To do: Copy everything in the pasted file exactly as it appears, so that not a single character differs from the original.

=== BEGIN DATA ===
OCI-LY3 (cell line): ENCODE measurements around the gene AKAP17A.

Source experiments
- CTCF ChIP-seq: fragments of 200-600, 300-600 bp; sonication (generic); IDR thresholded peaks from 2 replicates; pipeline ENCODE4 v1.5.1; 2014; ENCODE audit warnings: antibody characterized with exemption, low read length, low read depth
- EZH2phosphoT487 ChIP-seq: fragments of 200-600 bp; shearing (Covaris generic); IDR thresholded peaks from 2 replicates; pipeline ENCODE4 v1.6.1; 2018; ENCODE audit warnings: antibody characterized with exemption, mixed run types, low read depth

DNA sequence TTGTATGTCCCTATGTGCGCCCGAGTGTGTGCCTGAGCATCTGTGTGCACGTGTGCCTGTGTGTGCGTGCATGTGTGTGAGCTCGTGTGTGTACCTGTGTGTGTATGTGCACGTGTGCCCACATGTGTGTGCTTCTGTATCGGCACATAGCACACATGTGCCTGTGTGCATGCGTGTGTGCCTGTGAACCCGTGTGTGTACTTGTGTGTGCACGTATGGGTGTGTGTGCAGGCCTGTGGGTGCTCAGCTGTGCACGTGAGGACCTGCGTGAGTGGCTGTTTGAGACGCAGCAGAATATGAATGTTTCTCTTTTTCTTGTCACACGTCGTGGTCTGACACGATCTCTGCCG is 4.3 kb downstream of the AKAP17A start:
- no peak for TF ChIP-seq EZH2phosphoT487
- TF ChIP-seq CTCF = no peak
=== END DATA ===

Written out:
OCI-LY3 (cell line): ENCODE measurements around the gene AKAP17A.

Source experiments
- CTCF ChIP-seq: fragments of 200-600, 300-600 bp; sonication (generic); IDR thresholded peaks from 2 replicates; pipeline ENCODE4 v1.5.1; 2014; ENCODE audit warnings: antibody characterized with exemption, low read length, low read depth
- EZH2phosphoT487 ChIP-seq: fragments of 200-600 bp; shearing (Covaris generic); IDR thresholded peaks from 2 replicates; pipeline ENCODE4 v1.6.1; 2018; ENCODE audit warnings: antibody characterized with exemption, mixed run types, low read depth

DNA sequence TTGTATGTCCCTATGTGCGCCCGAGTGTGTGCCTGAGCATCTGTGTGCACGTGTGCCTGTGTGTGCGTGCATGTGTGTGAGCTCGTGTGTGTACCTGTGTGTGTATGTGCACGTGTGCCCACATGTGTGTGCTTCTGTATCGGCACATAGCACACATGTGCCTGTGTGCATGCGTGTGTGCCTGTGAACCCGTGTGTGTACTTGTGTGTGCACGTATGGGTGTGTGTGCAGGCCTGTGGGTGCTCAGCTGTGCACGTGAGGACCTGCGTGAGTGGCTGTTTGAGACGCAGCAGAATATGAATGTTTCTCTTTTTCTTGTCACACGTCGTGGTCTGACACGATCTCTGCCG is 4.3 kb downstream of the AKAP17A start:
- no peak for TF ChIP-seq EZH2phosphoT487
- TF ChIP-seq CTCF = no peak